This hike begins on Old Turnpike Rd. in Mendon, VT. In the beginning, the ascent is very gradual, almost flat, which gives you time to warm up your legs and find your groove. After about a mile, it gets much steeper, with lots of roots and rocks to look out for. There are two easy stream crossings and a pretty amazing waterfall about ⅔ of the way up. This is a great spot to stop for a snack.

After passing the first cascade, the ascent becomes steeper and the trees thin out. The forest floor is littered with mossy rocks, and there are ferns everywhere. I loved this part of the hike, even though the steep climb. Finally, after more than two miles going up, the trail splits. The left fork goes to a large rock with an awesome view of Rutland, and the right fork goes to the official summit of Blue Ridge Mountain with a small view over the trees. All-in-all a great, exhilarating hike!

Dear Leap Lookout and Mountain Loop (Appalachian Trail)

Difficulty level: moderate/hard
Length of trail: 4.6-mile loop
Elevation gain: 1,400 feet
Dogs: Yes
Fee: $4 adults, $2 kids
Download a trail map and get directions on AllTrails

As with many of the trails in this area, there are a few different ways to do this one. We hiked the loop from Gifford Woods State Park because we liked the idea of beginning and ending in the campground, but if you are short on time, you can also begin on Route 4 in Killington for a 1.9-mile out-and-back hike with 492 feet of elevation gain. Check out that version of the Deer Leap hike on AllTrails.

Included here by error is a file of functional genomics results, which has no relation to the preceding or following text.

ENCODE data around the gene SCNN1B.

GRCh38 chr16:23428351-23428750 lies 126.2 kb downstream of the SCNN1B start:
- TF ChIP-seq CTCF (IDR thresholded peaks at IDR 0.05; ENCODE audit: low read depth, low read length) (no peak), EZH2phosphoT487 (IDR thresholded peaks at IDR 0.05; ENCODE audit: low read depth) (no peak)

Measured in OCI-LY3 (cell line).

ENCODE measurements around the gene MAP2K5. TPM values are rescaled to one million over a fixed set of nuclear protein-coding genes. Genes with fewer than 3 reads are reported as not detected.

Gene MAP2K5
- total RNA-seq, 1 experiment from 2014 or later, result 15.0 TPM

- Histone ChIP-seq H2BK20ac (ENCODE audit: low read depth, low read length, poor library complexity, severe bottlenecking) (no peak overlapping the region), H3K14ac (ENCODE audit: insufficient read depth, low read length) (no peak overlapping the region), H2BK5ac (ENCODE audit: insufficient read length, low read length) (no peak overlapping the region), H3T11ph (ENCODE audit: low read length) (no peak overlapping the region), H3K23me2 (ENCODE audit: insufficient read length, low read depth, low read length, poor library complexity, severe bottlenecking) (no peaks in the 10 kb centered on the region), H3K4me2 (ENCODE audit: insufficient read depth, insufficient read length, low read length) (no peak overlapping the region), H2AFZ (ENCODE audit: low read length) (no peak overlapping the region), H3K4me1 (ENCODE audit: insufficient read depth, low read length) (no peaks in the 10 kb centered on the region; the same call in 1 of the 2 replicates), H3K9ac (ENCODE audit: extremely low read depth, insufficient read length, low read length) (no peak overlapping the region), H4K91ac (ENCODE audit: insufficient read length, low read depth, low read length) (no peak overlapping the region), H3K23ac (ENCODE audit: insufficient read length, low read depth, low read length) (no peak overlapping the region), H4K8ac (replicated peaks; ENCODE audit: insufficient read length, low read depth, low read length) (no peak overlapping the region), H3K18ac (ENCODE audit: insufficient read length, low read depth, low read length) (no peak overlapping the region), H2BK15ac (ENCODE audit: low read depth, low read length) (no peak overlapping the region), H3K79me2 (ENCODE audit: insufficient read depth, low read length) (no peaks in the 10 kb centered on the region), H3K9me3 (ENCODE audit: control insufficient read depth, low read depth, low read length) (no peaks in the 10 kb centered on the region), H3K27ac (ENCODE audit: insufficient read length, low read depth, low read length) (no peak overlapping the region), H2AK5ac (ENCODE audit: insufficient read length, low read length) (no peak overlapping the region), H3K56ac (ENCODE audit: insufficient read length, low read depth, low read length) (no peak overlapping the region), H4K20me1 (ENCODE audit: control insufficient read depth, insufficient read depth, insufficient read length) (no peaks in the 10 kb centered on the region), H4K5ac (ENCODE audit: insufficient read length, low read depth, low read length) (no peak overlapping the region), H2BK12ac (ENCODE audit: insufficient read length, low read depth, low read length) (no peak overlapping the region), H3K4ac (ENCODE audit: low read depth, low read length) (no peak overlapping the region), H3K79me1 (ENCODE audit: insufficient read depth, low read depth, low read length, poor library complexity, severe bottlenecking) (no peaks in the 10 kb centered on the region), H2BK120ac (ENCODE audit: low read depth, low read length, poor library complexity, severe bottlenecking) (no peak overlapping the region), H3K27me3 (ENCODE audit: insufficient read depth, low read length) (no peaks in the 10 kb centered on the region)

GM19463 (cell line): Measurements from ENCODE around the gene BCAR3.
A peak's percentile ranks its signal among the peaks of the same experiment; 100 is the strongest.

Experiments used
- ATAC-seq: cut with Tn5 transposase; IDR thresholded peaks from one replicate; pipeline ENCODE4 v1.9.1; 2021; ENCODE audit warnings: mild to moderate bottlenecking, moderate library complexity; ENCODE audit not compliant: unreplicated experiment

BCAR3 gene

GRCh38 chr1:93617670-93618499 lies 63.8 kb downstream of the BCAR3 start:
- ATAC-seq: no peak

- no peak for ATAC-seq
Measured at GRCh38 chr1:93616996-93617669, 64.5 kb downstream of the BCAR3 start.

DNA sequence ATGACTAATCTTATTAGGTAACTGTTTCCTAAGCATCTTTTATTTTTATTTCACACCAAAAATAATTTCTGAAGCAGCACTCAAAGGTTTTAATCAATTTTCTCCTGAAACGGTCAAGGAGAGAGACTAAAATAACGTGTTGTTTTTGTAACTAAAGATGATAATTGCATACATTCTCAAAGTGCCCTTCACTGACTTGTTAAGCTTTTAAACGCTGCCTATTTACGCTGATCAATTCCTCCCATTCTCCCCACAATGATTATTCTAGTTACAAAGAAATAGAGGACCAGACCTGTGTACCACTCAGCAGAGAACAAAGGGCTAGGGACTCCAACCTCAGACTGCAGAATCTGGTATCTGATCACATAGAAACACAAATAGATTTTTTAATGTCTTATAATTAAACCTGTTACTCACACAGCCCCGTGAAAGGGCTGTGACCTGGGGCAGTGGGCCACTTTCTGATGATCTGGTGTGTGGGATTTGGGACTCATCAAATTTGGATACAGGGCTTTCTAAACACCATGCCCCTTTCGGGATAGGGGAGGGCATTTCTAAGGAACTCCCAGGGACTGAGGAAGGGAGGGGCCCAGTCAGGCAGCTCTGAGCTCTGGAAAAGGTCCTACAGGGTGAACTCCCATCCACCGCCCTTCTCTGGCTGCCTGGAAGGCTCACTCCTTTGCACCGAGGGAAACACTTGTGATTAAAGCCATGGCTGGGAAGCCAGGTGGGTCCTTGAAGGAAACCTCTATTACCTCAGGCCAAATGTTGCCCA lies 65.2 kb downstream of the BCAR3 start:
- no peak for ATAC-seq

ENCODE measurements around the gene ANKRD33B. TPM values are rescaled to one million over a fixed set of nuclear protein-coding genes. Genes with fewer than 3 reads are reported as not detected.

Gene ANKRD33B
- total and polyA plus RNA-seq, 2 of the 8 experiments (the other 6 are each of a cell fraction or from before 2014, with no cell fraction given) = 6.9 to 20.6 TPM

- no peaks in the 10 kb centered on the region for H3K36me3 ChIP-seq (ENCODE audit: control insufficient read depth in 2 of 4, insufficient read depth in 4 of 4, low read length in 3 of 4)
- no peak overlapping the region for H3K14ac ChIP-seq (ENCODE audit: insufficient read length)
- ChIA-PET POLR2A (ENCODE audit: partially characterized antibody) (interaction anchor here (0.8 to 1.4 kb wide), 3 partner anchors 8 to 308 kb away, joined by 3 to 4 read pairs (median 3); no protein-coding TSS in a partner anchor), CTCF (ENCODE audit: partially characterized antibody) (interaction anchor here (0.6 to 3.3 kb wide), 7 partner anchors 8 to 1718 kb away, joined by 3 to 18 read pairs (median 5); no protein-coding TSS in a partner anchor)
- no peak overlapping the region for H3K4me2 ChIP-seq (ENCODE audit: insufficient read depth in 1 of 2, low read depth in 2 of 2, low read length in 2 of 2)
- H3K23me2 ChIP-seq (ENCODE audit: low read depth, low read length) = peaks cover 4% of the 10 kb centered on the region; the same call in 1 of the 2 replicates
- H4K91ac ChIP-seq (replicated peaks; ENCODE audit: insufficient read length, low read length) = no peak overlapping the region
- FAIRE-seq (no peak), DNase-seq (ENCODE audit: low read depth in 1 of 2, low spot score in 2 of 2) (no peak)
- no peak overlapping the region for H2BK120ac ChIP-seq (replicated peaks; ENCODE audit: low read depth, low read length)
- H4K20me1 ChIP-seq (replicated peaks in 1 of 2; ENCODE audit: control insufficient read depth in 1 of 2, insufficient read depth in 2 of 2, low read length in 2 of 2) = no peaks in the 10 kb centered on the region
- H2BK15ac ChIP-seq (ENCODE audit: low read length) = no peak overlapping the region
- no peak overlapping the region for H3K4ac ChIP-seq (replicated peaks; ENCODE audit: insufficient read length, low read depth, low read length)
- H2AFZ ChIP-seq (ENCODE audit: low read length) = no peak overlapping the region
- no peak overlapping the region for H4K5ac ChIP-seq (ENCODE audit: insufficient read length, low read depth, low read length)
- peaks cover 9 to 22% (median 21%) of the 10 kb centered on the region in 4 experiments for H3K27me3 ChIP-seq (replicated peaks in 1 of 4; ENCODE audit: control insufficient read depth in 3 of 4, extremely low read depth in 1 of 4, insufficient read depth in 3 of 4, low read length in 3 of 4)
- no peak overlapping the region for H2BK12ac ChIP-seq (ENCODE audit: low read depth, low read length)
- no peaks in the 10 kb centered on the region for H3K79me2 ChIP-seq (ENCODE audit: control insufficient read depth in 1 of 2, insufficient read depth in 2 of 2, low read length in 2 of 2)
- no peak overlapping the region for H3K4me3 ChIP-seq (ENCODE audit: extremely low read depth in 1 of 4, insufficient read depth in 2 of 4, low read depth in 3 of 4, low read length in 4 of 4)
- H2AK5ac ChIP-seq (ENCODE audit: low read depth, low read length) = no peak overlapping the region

The trail from Gifford Woods begins in the campground at a gradual ascent. Again, a nice way to warm up before a good climb. Unlike some of the other hikes mentioned here, this one isn’t a straight ascent. It goes up and down a bit and even levels off near the top. There are plenty of spots to rest, and the forest in the higher elevations feels nice and open.

The view from Deer Leap overlook is awesome and features Sherburne Pass and the Coolidge Range. Continue on to the top of Deer Leap Mountain – no views – just a pretty trail through the woods before looping back to the main trail and down to the campground. 

Killington Peak via Bucklin Trail

Difficulty level: hard
Length: 7.2 miles, round-trip
Elevation gain: 2,470 feet
Dogs: Yes
Fee: None
Download a trail map and get directions on AllTrails

There are several ways to get to the top of Killington, including riding a gondola to the top from Killington Resort. If you have the time and the energy, the best trail to the top of Killington is Bucklin Trail, which begins on Wheelerville Road and climbs the west face of Killington Peak.